21 Sep 2011, 23:52

gottabwise wrote:

Shelen wrote:

I'm new here, and try to go through all the topics - this site is a treasure!

Maybe not the right place to share my experience with "multiplication for simple things like 13 x 11", but anyway...if you need to multiply any two-digits number by 11, just sum those digits and put the result in between. For example, 13x11 -> 1+3=4 -> 143 is the result. Or, 36x11 -> 3+6=9 -> the result is 36x11=396.

Thanks for the tips. I recently downloaded some math apps to learn shortcuts. I plan to use them minimially though given the geometry and other formulas I need to memorize. It really saves time.

Posted from my mobile device

How about 46 X 11 = ? ; Just found out we cannot apply this rule to this so wondering
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Re: What arithmetic should I memorize? [#permalink]
04 Jan 2012, 15:59

3

This post received KUDOS

These are a few math tricks my brother used when studying for the MCAT. Hope they help! (attached a word document)

1. A nice math trick is multiplying two integers that have multiple digits relatively quickly. It does not apply to all integers the following has to be met: TENS DIGIT in both integers HAS TO BE SAME ONES DIGIT in each integer HAS TO ADD UP TO 10 Also, if the ones digits are 1 and 9 you just write 09.

Example 34x36: Step 1: Add one to tens place then multiply (1+3)x3 = 12 Step 2: Ones place 4x6 = 24 Step 3: Place Steps 1 & 2 = 1224

Example 1 & 9 in ones place: 21x29 Step 1: Add one to tens place then multiply (1+2)x2 = 6 Step 2: Ones place 1x9= 09 Step 3: Place Steps 1 & 2 together = 609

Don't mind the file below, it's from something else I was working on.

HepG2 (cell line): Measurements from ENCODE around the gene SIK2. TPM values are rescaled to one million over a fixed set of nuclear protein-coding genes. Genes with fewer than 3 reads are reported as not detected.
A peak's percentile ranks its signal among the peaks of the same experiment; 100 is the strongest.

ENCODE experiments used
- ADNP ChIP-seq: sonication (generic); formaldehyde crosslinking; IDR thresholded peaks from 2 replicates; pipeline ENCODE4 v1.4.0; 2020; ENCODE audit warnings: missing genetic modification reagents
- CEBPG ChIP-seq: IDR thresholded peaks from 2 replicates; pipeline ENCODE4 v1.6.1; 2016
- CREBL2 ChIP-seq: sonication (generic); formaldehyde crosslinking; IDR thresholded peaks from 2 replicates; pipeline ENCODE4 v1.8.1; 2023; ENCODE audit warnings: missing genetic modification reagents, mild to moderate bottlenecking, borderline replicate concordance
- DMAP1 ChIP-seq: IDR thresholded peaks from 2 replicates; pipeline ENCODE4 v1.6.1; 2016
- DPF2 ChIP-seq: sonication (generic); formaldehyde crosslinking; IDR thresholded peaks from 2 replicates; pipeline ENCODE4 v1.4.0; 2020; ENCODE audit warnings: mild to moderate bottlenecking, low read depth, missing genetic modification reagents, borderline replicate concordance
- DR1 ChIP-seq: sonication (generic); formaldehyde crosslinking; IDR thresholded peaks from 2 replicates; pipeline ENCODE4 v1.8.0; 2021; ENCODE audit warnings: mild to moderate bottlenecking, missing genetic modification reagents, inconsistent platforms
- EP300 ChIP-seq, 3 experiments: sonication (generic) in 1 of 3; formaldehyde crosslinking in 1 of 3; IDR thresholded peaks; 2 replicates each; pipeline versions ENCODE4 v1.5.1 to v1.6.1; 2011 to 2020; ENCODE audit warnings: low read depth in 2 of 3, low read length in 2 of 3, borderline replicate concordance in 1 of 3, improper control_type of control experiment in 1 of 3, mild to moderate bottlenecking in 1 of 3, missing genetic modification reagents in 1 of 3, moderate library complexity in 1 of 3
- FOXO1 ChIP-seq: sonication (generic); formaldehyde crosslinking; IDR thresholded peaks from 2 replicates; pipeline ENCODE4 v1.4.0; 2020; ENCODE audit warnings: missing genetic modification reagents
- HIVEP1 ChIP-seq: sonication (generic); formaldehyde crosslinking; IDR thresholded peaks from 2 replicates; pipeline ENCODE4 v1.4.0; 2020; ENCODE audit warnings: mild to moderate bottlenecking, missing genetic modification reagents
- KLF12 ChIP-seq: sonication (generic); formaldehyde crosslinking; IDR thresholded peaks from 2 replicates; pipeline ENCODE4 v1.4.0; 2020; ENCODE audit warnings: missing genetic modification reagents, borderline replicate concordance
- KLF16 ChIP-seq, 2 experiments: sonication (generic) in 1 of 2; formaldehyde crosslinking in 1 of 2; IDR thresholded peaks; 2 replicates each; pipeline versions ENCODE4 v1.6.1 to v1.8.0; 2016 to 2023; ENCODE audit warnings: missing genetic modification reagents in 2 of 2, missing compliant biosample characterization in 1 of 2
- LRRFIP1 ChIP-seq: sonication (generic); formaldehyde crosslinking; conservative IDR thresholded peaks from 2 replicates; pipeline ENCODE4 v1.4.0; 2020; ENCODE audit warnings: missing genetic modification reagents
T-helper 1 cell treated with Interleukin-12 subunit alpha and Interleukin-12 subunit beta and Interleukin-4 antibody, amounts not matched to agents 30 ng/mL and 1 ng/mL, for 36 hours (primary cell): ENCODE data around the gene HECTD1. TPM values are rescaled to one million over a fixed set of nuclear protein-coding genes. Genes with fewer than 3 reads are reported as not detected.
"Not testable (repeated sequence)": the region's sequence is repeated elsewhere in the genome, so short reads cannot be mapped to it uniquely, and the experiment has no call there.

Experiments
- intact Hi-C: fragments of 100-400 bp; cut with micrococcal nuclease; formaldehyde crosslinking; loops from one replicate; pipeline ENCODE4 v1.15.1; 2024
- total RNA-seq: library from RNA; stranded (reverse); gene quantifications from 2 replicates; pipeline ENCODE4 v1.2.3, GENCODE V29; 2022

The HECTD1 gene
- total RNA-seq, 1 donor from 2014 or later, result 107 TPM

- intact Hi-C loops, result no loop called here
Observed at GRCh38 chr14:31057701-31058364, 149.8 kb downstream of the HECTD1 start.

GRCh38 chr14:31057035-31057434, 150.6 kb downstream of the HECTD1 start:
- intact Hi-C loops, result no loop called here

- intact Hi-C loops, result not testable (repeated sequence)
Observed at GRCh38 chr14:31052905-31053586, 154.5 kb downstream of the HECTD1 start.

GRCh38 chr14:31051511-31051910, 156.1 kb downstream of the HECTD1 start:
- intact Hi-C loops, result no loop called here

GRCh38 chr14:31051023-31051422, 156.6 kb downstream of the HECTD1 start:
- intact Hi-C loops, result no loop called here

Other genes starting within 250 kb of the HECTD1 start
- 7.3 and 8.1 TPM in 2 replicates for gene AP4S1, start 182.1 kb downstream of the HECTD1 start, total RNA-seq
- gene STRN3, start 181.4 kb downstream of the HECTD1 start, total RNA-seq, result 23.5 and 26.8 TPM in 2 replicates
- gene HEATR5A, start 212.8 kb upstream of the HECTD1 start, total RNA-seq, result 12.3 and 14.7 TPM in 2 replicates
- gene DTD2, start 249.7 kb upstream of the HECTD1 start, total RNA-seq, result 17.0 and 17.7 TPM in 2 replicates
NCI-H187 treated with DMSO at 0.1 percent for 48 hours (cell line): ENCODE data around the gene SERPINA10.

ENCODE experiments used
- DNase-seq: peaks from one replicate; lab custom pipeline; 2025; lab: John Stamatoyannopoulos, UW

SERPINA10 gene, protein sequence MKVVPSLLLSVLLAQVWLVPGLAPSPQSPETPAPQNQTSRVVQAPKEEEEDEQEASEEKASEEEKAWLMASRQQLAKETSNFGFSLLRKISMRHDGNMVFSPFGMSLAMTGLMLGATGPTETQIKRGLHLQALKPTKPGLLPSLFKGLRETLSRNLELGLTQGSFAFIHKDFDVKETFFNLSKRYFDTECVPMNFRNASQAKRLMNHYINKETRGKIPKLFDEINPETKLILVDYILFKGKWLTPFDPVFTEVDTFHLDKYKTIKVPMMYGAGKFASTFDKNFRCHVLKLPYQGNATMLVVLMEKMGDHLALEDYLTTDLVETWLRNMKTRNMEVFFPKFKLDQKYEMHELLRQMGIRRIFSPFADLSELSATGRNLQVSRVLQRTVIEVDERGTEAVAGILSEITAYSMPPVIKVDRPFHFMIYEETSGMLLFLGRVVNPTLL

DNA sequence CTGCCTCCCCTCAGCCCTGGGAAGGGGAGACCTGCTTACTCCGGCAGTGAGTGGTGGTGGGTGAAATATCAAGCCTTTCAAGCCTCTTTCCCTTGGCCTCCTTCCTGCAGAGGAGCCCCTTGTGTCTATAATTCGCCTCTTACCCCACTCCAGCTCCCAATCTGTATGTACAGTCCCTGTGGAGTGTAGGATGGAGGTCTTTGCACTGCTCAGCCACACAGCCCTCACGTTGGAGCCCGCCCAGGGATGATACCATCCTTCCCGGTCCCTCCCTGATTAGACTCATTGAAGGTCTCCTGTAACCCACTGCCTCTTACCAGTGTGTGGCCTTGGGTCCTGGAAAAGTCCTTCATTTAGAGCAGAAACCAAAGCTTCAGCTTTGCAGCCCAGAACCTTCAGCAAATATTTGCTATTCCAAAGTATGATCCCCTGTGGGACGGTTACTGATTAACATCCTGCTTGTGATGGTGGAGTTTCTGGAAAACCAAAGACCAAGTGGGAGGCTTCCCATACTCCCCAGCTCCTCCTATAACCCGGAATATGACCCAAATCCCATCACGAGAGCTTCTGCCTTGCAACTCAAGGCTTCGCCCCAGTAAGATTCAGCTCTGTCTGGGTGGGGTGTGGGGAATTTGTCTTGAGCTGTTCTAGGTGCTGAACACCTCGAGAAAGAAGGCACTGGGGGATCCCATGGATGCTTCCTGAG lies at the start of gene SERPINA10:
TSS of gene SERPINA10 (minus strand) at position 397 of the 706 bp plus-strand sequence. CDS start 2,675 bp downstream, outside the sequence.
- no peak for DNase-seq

2. This one is for people having difficulty memorizing a few square root numbers! sqrt 1 = 1 (as in 1/1 = New Year's Day) sqrt 2 = 1.4 (as in 2/14 = Valentine's Day) sqrt 3 = 1.7 (as in 3/17 = St. Patrick's Day)

3. The next math trick is the Babylonian Method it can be useful when estimating square roots. First guess roughly what you think it would be

Step 1: For a number less than 1 guess bigger. For a number greater than 1 guess smaller. Step 2: Divide your guess into the square root number. Step 3: Take your answer (from step 2) and add it to your guess Step 4: Divide by 2

Example sqrt(.78): Step 1: sqrt of .78 < 1 so guess = .85 Step 2. .78/.85 = ~.9 Step 3: (.85+.9) = 1.75 Step 4: 1.75/2 = ~.88 And this should be your answer (or close enough)

If you guess really wildly just use the answer from your first guess and run through the process again. You can do it in seconds once you get good at it.

Wild Guess Example: sqrt 70 = ? Step 1 sqrt of 70>1 so guess 10 Step 2: 70/10= 7 Step 3: 7+10= 17 Step 4: 17/2 = 8.5 *8.5x8.5 = 72.25 Still off (10 kind of a wild guess, so repeat process with the new answer from step 4) Step 1: guess = 8.5 Step 2: 70/8.5= 8.2 Step 3: 8.2+8.5= 16.7 Step 4: 16.7/2 = ~8.4 8.4*8.4 = 70.6

4. If two numbers (both even or odd) are close together and their average is an integer, then this method can be used. Need to recognize that: x^2 - y^2 = (x + y)(x - y) and vice-versa (x + y)(x - y) = x^2 - y^2 Example 1 48*52 = (50-2)(50+2) = 50^2 - 2^2 = 2496.